The paper ‘Defibrotide for prophylaxis of hepatic veno-occlusive disease
in paediatric haemopoietic stem-cell transplantation: an open-label,
phase 3, randomized controlled trial’ (Corbacioglu *et al.* 2012)
contains the following statement:

‘We estimated the sample size on the basis of the primary endpoint, assuming rates of veno-occlusive disease to be 30% [four references] in the control group and 15% in the defibrotide group. Assuming a two-sided level of significance at 0.05, power of 80%, and a 10% dropout rate, 135 patients per group were needed (270 patients in total)’.

2. What is meant by ‘two-sided level of significance at 0.05’ and why did they need to specify this?

3. What are 30% and 15% in this statement and from where do they come?

4. What is meant by ‘power of 80%’?

The authors go on to report that: ‘The data and safety monitoring board inspected the planned adaptive interim analysis on the primary endpoint, and recommended that the sample size be increased to 180 patients per group to achieve a conditional power for significance of 80%’.

The results were that: ‘22 (12%) of 180 participants in the defibrotide group had veno-occlusive disease by 30 days after HSCT compared with 35 (20%) of 176 controls (risk difference –7.7%, 95% CI –15.3 to –0.1; Z test . . . p = 0.048 8 . . .)’.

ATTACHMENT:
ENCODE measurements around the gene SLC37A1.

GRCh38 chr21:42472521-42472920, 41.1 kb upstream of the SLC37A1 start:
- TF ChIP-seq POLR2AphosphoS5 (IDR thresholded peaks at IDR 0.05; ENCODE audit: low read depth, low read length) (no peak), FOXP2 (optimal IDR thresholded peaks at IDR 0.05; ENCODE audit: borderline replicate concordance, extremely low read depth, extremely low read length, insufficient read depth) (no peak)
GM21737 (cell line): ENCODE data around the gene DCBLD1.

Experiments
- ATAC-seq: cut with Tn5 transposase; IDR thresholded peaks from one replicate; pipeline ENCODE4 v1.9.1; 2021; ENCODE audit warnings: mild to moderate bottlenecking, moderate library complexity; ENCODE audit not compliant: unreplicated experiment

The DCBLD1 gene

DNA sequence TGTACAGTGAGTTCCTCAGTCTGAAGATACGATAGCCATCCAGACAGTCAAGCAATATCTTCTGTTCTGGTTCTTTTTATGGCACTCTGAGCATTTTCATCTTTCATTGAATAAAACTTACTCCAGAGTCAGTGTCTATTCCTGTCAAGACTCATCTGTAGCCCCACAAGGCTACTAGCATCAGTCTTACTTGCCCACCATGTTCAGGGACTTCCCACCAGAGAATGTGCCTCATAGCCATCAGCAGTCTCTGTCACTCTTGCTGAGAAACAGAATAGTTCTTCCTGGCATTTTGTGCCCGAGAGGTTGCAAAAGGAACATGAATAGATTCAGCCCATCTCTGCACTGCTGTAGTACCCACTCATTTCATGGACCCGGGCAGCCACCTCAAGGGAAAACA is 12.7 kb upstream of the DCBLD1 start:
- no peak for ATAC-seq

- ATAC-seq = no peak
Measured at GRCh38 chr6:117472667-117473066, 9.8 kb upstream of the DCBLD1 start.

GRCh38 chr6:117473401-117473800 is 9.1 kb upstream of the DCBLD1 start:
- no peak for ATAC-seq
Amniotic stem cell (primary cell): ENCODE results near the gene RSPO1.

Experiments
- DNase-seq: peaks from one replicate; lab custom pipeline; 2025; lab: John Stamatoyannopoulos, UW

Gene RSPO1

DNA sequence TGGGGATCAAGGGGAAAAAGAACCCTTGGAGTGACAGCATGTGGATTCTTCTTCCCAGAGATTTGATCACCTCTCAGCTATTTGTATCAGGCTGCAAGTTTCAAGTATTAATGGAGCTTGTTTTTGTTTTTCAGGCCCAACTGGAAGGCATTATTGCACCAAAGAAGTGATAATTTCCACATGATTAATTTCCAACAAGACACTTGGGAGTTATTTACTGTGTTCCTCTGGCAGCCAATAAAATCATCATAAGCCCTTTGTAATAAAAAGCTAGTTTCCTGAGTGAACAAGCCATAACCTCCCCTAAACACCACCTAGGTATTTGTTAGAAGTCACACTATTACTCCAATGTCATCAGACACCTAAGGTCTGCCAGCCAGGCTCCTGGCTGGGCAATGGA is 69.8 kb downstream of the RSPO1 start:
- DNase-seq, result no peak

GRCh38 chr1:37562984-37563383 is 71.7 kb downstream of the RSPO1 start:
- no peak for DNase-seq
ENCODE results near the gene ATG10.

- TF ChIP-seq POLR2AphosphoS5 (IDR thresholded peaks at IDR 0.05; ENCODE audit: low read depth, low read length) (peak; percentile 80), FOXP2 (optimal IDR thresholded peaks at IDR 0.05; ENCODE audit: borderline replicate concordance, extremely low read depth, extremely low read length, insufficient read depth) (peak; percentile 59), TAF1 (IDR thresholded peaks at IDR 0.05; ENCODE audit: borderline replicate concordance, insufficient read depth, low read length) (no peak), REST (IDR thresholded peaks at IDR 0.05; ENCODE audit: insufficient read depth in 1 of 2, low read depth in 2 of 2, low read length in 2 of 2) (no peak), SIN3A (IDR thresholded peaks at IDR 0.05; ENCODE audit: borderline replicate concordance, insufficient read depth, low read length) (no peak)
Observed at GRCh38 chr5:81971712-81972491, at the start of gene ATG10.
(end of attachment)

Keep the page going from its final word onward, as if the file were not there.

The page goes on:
The 95% confidence intervals for the proportions with veno-occlusive disease were 7% to 17% for the defibrotide group and 14% to 26% for the control group.

5. How do the results of the study compare with the sample size calculations?

In a proposed trial of a health promotion programme, the programme was to be implemented across a whole county. The plan was to use four counties, two counties to be allocated to receive the programme and two counties to act as controls. The programme would be evaluated by a survey of samples of about 750 subjects drawn from the at-risk populations in each county. A conventional sample size calculation, which ignored the clustering, had indicated that 1,500 subjects in each treatment group would be required to give power 80% to detect the required difference. The applicants were aware of the problem of cluster randomization and the need to take it into account in the analysis, e.g. by analysis at the level of the cluster (county). They had an estimate of the intracluster correlation = 0.005, based on a previous study. They argued that this was so small that they could ignore the clustering.

Questions taken from Martin Bland,
*An Introduction to Medical Statistics*
OUP, 2015.

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This page maintained by Martin Bland.

Last updated: 3 February, 2020.